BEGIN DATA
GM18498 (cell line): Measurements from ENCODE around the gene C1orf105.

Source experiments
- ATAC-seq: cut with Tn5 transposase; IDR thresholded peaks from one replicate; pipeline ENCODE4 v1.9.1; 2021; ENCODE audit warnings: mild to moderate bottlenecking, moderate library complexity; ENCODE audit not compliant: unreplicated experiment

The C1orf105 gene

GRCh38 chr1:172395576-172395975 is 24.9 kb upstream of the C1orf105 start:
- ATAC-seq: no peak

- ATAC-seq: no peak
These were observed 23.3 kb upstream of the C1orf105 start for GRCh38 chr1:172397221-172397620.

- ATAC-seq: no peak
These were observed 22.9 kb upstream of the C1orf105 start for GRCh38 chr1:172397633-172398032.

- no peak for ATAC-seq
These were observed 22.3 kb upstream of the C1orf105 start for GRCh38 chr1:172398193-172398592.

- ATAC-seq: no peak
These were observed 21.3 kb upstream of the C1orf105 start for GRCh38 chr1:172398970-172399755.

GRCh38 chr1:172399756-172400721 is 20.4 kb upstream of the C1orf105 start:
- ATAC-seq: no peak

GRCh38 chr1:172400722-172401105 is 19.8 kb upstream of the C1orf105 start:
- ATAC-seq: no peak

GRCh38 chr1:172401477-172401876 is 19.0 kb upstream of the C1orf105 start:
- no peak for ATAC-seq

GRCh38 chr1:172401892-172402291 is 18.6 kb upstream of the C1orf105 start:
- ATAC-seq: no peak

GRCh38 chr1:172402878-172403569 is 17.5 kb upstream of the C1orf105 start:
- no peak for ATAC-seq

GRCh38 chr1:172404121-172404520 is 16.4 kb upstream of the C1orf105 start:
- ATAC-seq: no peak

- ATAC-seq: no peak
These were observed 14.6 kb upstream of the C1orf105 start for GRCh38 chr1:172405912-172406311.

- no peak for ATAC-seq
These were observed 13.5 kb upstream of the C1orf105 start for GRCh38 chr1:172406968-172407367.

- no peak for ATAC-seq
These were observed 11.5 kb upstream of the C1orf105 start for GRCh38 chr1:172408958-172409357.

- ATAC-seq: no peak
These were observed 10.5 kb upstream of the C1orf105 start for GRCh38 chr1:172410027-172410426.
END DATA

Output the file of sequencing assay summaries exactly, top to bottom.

GM18498 (cell line): Measurements from ENCODE around the gene C1orf105.

Source experiments
- ATAC-seq: cut with Tn5 transposase; IDR thresholded peaks from one replicate; pipeline ENCODE4 v1.9.1; 2021; ENCODE audit warnings: mild to moderate bottlenecking, moderate library complexity; ENCODE audit not compliant: unreplicated experiment

The C1orf105 gene

GRCh38 chr1:172395576-172395975 is 24.9 kb upstream of the C1orf105 start:
- ATAC-seq: no peak

- ATAC-seq: no peak
These were observed 23.3 kb upstream of the C1orf105 start for GRCh38 chr1:172397221-172397620.

- ATAC-seq: no peak
These were observed 22.9 kb upstream of the C1orf105 start for GRCh38 chr1:172397633-172398032.

- no peak for ATAC-seq
These were observed 22.3 kb upstream of the C1orf105 start for GRCh38 chr1:172398193-172398592.

- ATAC-seq: no peak
These were observed 21.3 kb upstream of the C1orf105 start for GRCh38 chr1:172398970-172399755.

GRCh38 chr1:172399756-172400721 is 20.4 kb upstream of the C1orf105 start:
- ATAC-seq: no peak

GRCh38 chr1:172400722-172401105 is 19.8 kb upstream of the C1orf105 start:
- ATAC-seq: no peak

GRCh38 chr1:172401477-172401876 is 19.0 kb upstream of the C1orf105 start:
- no peak for ATAC-seq

GRCh38 chr1:172401892-172402291 is 18.6 kb upstream of the C1orf105 start:
- ATAC-seq: no peak

GRCh38 chr1:172402878-172403569 is 17.5 kb upstream of the C1orf105 start:
- no peak for ATAC-seq

GRCh38 chr1:172404121-172404520 is 16.4 kb upstream of the C1orf105 start:
- ATAC-seq: no peak

- ATAC-seq: no peak
These were observed 14.6 kb upstream of the C1orf105 start for GRCh38 chr1:172405912-172406311.

- no peak for ATAC-seq
These were observed 13.5 kb upstream of the C1orf105 start for GRCh38 chr1:172406968-172407367.

- no peak for ATAC-seq
These were observed 11.5 kb upstream of the C1orf105 start for GRCh38 chr1:172408958-172409357.

- ATAC-seq: no peak
These were observed 10.5 kb upstream of the C1orf105 start for GRCh38 chr1:172410027-172410426.